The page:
The other day, the citizens of Kerala witnessed an extraordinary coming -together of CPM and BJP leaders in Thiruvananthapuram — in support of the Adani sea port, against the fisher community of the Thiruvananthapuram coast.Continue reading Stop the Slander: Solidarity Statement Against Attempts to Tarnish Activists in the Anti-Adani Seaport Struggle at Vizhinjam
This is my Malayalam opinion piece for iemalayalam, on something despite the outcry against the CPM in the mess around Kerala Law Academy. The public discussion has been, not unexpectedly, on the line of Kerala’s well-entrenched scandal journalism, which has a history of a hundred years, at least. This is a form of journalism that highlights the sexual lives – proper or improper – of powerful male politicians which accompanies the attack on their public failings directly or indirectly- a very highly successful tactic, hitherto, to undermine even the seemingly unassailable. When women began to figure in this kind of journalism as something more than just passive sexual objects, as active agents of corruption and manipulation – most markedly, in the controversy over the businesswoman Sarita Nair – scandal journalism worked by highlighting the huge contrast between their ‘feminine-respectable’ names, sartorial styles, behaviour, and so on, and the despicable manipulations they indulged in. This is the case also with much media discussion of the principal of the Kerala Law Academy, Lekshmi Nair.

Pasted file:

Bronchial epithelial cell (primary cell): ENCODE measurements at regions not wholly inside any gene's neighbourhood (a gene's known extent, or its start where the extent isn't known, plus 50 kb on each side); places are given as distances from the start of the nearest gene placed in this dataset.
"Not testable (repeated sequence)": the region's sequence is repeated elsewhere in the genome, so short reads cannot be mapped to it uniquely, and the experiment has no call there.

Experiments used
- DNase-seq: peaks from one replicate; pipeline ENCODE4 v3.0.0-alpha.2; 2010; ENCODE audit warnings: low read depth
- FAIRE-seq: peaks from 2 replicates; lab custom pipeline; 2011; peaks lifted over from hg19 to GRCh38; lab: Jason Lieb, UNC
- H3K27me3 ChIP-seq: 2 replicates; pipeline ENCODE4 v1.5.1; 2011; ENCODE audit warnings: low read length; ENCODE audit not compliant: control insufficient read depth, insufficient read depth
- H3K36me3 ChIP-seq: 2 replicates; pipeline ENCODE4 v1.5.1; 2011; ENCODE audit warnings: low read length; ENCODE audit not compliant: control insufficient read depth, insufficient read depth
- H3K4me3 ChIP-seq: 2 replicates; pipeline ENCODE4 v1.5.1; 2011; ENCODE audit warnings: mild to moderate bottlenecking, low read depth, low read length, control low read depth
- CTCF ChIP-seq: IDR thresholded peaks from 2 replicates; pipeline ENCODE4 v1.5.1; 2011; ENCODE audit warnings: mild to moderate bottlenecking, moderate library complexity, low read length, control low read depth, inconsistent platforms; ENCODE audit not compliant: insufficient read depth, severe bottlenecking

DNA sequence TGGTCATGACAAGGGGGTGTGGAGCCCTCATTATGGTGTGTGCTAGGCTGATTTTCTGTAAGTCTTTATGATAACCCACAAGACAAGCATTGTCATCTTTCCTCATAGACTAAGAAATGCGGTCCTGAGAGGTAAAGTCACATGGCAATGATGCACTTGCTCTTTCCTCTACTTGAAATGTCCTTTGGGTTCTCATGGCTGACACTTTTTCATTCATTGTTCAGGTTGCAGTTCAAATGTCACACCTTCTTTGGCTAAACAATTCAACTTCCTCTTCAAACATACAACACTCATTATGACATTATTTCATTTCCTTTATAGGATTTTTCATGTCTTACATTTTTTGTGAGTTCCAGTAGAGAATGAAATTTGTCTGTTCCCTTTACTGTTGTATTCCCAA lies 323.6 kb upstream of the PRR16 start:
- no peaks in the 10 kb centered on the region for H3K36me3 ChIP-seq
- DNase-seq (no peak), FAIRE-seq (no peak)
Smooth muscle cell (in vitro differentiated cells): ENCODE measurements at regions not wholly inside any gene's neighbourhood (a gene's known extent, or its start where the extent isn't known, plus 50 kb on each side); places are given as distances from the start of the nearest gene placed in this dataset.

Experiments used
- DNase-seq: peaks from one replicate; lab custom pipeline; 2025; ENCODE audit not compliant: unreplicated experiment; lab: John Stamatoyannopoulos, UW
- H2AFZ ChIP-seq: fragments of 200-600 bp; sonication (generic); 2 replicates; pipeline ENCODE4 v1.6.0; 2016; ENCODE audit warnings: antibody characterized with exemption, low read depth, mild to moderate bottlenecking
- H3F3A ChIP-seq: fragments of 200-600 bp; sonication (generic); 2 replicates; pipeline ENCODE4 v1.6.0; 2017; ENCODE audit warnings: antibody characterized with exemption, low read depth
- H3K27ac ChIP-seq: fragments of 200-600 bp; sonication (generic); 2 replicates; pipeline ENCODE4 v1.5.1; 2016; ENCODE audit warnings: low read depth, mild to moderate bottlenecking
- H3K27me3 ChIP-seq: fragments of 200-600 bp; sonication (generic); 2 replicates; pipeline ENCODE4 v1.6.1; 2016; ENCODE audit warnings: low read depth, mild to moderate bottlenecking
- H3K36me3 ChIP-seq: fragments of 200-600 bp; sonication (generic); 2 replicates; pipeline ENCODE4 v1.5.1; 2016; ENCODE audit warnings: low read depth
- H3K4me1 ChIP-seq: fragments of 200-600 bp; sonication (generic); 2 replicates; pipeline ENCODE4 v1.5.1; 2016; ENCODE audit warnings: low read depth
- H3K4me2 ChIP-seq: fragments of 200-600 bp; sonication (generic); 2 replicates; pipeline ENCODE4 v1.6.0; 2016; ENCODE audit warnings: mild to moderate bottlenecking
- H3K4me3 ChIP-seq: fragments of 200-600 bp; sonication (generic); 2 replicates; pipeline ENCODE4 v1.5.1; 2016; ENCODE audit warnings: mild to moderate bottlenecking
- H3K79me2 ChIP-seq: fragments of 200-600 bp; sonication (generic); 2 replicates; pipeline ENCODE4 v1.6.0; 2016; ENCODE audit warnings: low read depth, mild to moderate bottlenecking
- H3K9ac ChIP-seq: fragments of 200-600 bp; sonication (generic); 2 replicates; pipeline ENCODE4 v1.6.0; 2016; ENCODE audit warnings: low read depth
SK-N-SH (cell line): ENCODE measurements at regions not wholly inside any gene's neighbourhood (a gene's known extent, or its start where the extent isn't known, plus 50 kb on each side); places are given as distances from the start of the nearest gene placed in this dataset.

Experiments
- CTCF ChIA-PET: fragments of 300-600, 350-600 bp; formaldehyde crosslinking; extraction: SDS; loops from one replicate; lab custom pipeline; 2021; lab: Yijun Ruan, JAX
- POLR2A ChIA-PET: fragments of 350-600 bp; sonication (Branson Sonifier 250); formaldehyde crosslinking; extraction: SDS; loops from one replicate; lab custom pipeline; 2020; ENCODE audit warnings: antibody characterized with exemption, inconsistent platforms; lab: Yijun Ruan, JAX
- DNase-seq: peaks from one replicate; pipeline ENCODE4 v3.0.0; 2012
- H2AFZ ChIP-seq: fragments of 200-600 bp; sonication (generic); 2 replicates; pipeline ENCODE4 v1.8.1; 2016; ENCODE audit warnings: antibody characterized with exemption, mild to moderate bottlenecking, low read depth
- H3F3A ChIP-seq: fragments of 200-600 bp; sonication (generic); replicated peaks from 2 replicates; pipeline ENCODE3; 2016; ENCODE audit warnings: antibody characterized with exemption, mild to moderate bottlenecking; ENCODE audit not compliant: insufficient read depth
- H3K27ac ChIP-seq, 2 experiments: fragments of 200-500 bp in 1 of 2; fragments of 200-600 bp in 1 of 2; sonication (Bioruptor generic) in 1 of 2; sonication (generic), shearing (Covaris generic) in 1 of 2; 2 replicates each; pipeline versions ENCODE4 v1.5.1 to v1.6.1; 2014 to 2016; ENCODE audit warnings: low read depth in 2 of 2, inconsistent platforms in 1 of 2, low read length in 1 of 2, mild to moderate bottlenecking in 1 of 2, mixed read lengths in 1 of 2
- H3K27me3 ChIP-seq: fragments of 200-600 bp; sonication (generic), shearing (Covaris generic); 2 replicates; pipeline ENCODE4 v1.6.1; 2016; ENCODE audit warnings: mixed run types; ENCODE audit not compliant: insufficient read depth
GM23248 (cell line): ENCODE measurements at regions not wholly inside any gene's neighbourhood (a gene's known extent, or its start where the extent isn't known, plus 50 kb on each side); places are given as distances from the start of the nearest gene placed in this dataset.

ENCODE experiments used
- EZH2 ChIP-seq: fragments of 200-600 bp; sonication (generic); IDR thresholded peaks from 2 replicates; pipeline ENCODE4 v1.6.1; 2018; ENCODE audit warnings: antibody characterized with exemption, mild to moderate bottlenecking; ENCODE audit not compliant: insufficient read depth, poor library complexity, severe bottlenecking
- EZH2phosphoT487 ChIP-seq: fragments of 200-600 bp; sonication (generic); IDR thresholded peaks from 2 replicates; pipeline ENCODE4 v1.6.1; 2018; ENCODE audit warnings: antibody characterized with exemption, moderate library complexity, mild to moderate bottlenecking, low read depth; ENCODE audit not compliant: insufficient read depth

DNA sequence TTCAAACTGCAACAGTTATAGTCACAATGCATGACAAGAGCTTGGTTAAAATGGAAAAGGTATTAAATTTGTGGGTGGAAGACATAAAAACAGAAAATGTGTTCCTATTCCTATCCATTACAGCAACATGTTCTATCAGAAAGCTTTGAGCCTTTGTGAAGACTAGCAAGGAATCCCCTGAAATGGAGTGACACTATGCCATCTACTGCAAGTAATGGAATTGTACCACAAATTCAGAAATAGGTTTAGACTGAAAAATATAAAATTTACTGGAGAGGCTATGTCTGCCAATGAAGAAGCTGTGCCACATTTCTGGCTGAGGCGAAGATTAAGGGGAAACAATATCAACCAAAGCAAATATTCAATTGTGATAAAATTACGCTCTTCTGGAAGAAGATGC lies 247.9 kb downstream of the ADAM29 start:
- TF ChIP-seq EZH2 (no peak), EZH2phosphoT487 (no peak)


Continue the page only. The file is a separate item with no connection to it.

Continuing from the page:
However, this tactic is not only misogynist, it also lets the elite-femininity that she represents escape critique. This is a very contemporary form of respectable femininity that presents itself as essentially domestic, but wields delegated masculine power to vicious ends, and it is almost all-pervasive in disciplinary institutions in Kerala now. Not surprisingly perhaps, the CPM’s mishandling of the issue has not just shown how poorly committed the party is to women’s rights, but also how soft it is on this elite-feminine power.
The full essay, in Malayalam: